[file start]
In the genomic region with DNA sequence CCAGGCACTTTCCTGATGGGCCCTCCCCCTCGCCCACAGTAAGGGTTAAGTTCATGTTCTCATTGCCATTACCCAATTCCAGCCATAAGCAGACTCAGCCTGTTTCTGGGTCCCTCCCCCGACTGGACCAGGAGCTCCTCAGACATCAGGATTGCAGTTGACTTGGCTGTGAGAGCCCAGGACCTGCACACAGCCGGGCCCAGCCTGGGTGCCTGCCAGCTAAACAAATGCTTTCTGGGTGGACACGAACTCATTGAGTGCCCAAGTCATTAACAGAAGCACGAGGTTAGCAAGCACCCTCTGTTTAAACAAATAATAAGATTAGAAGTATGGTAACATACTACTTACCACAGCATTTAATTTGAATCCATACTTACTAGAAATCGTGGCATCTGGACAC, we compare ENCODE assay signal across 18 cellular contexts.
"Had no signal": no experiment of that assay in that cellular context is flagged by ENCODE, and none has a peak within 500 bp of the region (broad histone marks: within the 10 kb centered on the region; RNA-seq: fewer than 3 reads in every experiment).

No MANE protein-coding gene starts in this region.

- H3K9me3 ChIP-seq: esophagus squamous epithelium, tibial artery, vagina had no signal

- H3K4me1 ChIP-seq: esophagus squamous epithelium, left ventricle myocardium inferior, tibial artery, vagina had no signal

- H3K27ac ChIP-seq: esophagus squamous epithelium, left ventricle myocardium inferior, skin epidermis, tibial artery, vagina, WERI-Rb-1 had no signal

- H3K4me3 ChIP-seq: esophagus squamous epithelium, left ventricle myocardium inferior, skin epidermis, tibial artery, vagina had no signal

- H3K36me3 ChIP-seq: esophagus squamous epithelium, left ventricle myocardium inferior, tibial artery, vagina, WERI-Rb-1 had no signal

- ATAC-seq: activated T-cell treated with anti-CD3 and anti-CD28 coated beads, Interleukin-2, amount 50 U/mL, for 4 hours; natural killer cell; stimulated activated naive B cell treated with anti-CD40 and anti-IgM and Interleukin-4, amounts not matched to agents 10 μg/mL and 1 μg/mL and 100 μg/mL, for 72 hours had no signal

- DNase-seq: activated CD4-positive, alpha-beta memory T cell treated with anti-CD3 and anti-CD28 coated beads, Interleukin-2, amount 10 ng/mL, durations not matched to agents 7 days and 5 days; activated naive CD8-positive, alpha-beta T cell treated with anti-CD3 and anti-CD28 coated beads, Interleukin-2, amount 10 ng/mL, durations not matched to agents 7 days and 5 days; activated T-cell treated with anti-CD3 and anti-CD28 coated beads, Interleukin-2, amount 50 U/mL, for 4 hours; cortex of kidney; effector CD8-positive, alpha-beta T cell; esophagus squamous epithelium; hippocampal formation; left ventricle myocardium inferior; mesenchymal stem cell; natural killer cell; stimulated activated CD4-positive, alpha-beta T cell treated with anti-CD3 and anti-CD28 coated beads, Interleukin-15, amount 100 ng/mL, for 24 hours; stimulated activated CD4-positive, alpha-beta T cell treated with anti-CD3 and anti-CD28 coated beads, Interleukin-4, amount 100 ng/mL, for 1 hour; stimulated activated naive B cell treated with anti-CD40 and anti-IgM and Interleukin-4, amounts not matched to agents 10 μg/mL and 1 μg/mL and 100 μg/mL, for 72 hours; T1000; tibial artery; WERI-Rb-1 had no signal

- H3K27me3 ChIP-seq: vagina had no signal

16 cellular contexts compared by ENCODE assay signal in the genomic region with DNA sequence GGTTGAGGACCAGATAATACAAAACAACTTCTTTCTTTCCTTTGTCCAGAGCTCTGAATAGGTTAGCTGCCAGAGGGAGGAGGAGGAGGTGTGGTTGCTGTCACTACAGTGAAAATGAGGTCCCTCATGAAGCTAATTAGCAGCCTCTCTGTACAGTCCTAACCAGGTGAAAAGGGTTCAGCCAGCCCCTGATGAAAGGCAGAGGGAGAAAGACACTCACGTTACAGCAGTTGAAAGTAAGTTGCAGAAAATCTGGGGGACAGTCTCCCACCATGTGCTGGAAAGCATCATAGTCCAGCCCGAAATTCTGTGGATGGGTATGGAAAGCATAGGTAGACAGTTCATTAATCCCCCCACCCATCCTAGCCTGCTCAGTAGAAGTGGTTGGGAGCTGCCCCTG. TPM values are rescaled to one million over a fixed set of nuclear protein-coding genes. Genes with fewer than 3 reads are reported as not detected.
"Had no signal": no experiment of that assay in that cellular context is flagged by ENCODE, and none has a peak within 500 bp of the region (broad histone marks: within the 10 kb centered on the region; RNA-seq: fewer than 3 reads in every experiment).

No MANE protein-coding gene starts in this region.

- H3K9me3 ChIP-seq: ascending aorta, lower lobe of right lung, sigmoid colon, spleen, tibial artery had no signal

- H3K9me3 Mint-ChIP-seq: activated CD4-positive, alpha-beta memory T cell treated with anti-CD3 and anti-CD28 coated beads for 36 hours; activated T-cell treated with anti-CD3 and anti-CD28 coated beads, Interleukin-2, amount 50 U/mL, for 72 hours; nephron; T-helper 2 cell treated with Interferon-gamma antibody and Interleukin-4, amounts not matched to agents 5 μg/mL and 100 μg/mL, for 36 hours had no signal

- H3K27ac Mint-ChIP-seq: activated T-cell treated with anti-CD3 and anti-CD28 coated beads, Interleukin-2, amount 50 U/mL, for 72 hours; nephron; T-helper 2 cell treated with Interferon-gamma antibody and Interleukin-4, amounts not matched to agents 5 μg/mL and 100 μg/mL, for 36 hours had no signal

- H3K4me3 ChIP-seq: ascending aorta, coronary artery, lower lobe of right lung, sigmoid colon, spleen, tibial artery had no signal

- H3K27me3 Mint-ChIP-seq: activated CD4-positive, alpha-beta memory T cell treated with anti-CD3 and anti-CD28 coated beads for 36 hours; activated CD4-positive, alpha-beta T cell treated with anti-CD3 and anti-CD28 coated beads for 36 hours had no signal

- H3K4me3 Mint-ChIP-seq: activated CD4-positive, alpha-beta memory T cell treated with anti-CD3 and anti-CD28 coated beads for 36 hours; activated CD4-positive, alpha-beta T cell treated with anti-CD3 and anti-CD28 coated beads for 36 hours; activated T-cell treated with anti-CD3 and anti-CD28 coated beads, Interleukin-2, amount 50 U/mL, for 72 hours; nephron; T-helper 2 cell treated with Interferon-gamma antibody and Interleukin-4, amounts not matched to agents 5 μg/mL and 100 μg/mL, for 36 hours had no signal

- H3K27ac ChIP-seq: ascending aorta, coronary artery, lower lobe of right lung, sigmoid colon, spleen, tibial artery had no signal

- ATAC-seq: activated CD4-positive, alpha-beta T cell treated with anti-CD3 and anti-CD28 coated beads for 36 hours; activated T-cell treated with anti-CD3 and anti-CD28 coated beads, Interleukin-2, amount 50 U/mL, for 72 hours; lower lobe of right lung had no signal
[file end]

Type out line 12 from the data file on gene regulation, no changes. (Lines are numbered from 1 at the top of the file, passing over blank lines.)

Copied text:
16 cellular contexts compared by ENCODE assay signal in the genomic region with DNA sequence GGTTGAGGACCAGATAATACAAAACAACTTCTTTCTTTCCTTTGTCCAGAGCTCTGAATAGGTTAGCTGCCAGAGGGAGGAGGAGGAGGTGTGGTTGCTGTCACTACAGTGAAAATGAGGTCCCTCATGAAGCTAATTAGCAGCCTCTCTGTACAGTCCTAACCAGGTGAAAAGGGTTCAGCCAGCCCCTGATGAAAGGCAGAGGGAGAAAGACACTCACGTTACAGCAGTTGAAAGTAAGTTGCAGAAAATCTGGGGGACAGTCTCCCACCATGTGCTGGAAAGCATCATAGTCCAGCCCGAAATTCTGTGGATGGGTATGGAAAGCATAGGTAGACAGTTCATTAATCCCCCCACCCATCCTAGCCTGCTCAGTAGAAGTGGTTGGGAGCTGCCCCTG. TPM values are rescaled to one million over a fixed set of nuclear protein-coding genes. Genes with fewer than 3 reads are reported as not detected.